Mistake #2: Failing to verify transaction in a timely way

You will need to compare your bank statement to your internal records to ensure that all of your transactions are legitimate and that your business has not been subject to any fraudulent activity.

To make this process efficient, you should try to verify transactions on a daily basis rather than leaving it until the end of the month. This will ensure that any potentially fraudulent activity is caught early and will save you from having to undertake a long and laborious task every four weeks or so.

Fortunately, daily verification should only take a manner of minutes thanks to online account technologies and contemporary bookkeeping software.

Mistake #3: Missing tax deadlines

Every Australian bookkeeper needs to stay on top of relevant tax deadlines to ensure that the business avoids penalisation from government bodies and does not lose any money unnecessarily. To help you out, here are some of the most important deadlines to keep a note of:

  • Business Activity Statements (BAS): With monthly payments, you will need to submit your form 21 days after the end of each month. For quarterly payments, you will need to submit your BAS form 28 days after the end of each quarter (excluding the December quarter when the deadline is February 28)
  • Annual Withholding Declaration: August 14
  • Payment Summaries: July 14
  • Superannuation: Depending on the type of fund, you will need to submit forms 28 days after the end of each month or after each quarter
  • PAYG Withholding Tax: For monthly payments, you will need to submit forms after the end of the month. For quarterly payments, this extends to 28 days after the end of each quarter.

Mistake #4: Failing to pay via credit or debit card

Making payments via methods other than debit or credit card can make it very difficult to track payments, something which can be troublesome if you want to claim money back for business expenses.

For example, travel costs covered with physical cash are not traceable and will not show up on bank statements, making it very difficult to prove that a transaction took place. By using a credit or debit card, you can view all of your outgoings online.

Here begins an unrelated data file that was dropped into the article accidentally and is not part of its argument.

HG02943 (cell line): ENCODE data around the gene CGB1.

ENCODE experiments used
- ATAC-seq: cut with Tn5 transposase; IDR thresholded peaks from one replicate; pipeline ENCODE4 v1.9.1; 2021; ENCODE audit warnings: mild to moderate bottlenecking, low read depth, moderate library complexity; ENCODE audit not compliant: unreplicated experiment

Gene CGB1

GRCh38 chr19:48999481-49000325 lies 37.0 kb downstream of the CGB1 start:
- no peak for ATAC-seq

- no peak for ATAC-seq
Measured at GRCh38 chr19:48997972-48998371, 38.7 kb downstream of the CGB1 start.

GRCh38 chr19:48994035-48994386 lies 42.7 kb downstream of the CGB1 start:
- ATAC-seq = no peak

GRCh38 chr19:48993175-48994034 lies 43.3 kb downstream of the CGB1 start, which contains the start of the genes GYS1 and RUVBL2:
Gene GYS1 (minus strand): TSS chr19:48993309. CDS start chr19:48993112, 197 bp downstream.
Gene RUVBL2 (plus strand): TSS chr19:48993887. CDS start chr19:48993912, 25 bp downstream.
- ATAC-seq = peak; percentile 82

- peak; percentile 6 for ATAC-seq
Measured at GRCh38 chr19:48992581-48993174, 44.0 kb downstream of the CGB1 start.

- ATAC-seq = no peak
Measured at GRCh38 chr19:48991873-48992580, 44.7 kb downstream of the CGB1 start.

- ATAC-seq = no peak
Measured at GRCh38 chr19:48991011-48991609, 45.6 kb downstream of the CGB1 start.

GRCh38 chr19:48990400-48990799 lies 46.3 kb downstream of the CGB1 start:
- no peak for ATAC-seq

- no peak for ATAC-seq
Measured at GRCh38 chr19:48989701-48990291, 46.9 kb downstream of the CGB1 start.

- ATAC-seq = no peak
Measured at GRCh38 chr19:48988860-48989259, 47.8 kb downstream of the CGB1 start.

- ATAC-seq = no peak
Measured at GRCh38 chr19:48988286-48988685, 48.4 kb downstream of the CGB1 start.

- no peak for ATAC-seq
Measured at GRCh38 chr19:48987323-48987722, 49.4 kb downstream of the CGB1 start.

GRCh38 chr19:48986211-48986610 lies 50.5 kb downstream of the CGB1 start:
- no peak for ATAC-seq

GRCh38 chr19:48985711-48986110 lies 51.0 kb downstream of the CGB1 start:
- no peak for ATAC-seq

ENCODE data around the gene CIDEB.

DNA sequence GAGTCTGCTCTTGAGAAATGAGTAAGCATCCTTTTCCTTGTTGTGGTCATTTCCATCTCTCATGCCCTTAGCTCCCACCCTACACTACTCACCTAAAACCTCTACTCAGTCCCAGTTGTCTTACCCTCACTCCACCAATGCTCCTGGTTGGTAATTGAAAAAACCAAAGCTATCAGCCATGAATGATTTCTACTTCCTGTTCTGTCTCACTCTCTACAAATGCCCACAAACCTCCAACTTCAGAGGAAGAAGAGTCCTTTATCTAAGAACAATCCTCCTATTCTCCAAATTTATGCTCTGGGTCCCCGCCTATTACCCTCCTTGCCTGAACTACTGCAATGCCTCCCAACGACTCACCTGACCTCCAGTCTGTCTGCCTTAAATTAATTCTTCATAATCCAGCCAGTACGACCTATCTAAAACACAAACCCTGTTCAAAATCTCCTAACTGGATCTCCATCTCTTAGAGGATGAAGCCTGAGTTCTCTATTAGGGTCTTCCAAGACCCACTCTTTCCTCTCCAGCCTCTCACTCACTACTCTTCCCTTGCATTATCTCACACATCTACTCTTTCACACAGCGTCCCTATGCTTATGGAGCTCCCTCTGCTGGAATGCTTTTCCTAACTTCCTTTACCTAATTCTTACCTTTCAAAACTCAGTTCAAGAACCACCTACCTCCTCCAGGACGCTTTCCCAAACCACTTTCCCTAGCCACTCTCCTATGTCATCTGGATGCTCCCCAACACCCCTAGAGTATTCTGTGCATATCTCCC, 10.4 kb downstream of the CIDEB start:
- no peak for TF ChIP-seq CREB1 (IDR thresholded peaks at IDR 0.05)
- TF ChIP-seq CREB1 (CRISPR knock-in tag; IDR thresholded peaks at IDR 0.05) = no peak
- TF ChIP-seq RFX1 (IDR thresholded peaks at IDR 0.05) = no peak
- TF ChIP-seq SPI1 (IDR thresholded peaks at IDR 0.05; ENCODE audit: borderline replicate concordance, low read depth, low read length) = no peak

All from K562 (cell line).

Generating a bookkeeping system that works for you

Now that we’ve detailed some basic bookkeeping examples, it is time to start thinking about how your bookkeeping system will work. Everyone has their own preferred forms of keeping records, with some favouring digital technologies over hard copies, for example.

One of the first things to note when coming up with a bookkeeping system that works for you is that most small business owners opt for a double-entry system. This means that every entry is recorded twice as both debit and credit.

To make the recording process as simple as possible, most bookkeepers have switched to cloud-based accounting programmes to manage double entries. This cuts down the possibility of making errors and makes calculations quicker and more accurate.

Many contemporary accounting systems also include options to help you ensure bills are paid on time and automating invoices for clients. This will ensure that information about your incomings and outgoings remains balanced and accurate.

Finally, entrepreneurs may want to think about investing in payroll management software to ensure that their bookkeeping system is as efficient and intuitive as possible.

As a business owner, it is your responsibility to ensure that all employees are given access to the relevant benefits such as health and life insurance and, of course, are paid on time. With payroll technology, many of these processes are automated.

Reach out to Geekbooks today

Hopefully, this quick guide has helped you to learn some bookkeeping basics for beginners. Whilst the above information should help you to carve out a basic bookkeeping plan for the future, it is also important to understand that keeping track of your accounts is not always an easy job.

That’s where we come in. We offer a range of efficient bookkeeping services covering payroll, sales, purchase and invoice management, BAS preparation, debtor management and more. By investing in our services, you and your colleagues will have plenty of time to get on with other tasks and ultimately grow your business into something amazing.

Our rates are lower than many of our competitors, starting from as little as $25 an hour. Even better, we do not compromise on quality. We are so sure in our abilities as skilled bookkeepers that we offer a 30-day money-back guarantee for our services.

If you’re in need of some financial assistance from a group of friendly bookkeeping geeks, we are ready and waiting to take your call.